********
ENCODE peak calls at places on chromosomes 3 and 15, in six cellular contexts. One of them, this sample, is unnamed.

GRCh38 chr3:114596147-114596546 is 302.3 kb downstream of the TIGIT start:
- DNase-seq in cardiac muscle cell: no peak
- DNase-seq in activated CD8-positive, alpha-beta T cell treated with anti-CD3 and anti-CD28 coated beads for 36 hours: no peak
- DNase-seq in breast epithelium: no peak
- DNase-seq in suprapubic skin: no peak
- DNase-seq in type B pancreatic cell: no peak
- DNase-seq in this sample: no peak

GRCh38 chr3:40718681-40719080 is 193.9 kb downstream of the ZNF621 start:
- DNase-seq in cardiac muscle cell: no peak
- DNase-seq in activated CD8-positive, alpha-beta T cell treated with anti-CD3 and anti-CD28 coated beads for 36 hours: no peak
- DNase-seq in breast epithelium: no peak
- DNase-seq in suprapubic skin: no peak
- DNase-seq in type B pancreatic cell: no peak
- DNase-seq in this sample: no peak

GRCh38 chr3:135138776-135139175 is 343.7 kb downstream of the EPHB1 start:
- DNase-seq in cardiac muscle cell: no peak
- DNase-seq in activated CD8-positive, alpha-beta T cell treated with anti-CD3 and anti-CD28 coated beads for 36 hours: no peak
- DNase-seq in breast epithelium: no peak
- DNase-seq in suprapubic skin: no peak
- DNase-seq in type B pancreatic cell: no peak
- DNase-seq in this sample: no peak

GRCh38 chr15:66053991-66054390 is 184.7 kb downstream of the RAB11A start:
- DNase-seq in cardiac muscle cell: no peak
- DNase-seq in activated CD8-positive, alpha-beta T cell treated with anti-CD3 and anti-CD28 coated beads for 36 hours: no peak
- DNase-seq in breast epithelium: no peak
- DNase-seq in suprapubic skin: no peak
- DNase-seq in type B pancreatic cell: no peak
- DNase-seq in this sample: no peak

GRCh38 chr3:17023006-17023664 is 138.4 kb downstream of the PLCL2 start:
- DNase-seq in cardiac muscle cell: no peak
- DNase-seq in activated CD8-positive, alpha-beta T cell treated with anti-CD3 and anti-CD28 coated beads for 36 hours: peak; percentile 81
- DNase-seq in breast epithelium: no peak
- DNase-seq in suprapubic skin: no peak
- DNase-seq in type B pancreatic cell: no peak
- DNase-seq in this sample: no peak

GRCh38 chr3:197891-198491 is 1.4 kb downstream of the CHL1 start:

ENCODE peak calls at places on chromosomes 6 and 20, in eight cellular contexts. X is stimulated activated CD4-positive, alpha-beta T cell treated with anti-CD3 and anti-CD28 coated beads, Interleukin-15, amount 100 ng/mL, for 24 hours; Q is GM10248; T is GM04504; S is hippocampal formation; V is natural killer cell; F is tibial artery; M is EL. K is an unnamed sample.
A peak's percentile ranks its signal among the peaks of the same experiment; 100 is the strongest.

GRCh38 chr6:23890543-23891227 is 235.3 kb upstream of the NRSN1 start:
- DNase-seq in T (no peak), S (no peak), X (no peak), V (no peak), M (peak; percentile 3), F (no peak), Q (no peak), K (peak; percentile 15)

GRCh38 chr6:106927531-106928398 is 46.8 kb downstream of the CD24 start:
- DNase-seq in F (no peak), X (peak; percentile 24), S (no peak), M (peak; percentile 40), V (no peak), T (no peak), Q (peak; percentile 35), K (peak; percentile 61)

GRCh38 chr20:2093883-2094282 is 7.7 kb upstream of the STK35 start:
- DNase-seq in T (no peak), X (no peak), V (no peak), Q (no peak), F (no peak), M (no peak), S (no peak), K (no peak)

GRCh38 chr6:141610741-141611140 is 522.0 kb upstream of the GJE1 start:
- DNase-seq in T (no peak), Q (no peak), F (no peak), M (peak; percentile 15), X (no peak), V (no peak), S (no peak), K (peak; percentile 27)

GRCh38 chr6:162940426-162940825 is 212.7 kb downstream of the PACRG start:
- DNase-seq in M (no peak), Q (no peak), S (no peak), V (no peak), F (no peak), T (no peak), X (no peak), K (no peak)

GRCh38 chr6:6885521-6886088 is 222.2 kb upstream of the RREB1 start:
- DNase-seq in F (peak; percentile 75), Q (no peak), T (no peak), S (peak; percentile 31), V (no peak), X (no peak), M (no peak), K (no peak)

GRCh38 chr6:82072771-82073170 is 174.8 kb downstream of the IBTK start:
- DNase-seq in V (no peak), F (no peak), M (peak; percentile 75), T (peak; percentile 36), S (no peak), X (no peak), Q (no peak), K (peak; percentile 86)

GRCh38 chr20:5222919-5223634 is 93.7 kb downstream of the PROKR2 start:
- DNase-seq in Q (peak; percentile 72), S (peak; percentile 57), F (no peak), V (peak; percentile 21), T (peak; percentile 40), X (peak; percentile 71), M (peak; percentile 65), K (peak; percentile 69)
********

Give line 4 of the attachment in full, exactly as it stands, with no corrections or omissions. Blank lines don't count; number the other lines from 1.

- DNase-seq in activated CD8-positive, alpha-beta T cell treated with anti-CD3 and anti-CD28 coated beads for 36 hours: no peak